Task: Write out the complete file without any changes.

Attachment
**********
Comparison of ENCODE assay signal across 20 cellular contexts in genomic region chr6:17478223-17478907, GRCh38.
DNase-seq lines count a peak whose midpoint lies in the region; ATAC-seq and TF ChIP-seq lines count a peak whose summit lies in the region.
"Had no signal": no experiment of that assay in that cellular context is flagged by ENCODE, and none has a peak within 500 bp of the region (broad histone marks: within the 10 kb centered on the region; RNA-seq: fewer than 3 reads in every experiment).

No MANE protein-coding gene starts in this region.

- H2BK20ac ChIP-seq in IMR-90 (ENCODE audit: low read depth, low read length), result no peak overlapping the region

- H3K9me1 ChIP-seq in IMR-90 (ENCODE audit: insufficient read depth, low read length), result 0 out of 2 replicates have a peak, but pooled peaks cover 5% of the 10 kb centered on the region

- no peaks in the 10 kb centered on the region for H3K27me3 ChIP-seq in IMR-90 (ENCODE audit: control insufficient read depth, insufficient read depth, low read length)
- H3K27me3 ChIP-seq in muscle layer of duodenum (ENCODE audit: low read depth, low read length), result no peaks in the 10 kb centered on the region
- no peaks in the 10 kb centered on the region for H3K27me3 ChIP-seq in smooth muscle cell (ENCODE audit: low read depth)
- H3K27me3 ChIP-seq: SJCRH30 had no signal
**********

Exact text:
Comparison of ENCODE assay signal across 20 cellular contexts in genomic region chr6:17478223-17478907, GRCh38.
DNase-seq lines count a peak whose midpoint lies in the region; ATAC-seq and TF ChIP-seq lines count a peak whose summit lies in the region.
"Had no signal": no experiment of that assay in that cellular context is flagged by ENCODE, and none has a peak within 500 bp of the region (broad histone marks: within the 10 kb centered on the region; RNA-seq: fewer than 3 reads in every experiment).

No MANE protein-coding gene starts in this region.

- H2BK20ac ChIP-seq in IMR-90 (ENCODE audit: low read depth, low read length), result no peak overlapping the region

- H3K9me1 ChIP-seq in IMR-90 (ENCODE audit: insufficient read depth, low read length), result 0 out of 2 replicates have a peak, but pooled peaks cover 5% of the 10 kb centered on the region

- no peaks in the 10 kb centered on the region for H3K27me3 ChIP-seq in IMR-90 (ENCODE audit: control insufficient read depth, insufficient read depth, low read length)
- H3K27me3 ChIP-seq in muscle layer of duodenum (ENCODE audit: low read depth, low read length), result no peaks in the 10 kb centered on the region
- no peaks in the 10 kb centered on the region for H3K27me3 ChIP-seq in smooth muscle cell (ENCODE audit: low read depth)
- H3K27me3 ChIP-seq: SJCRH30 had no signal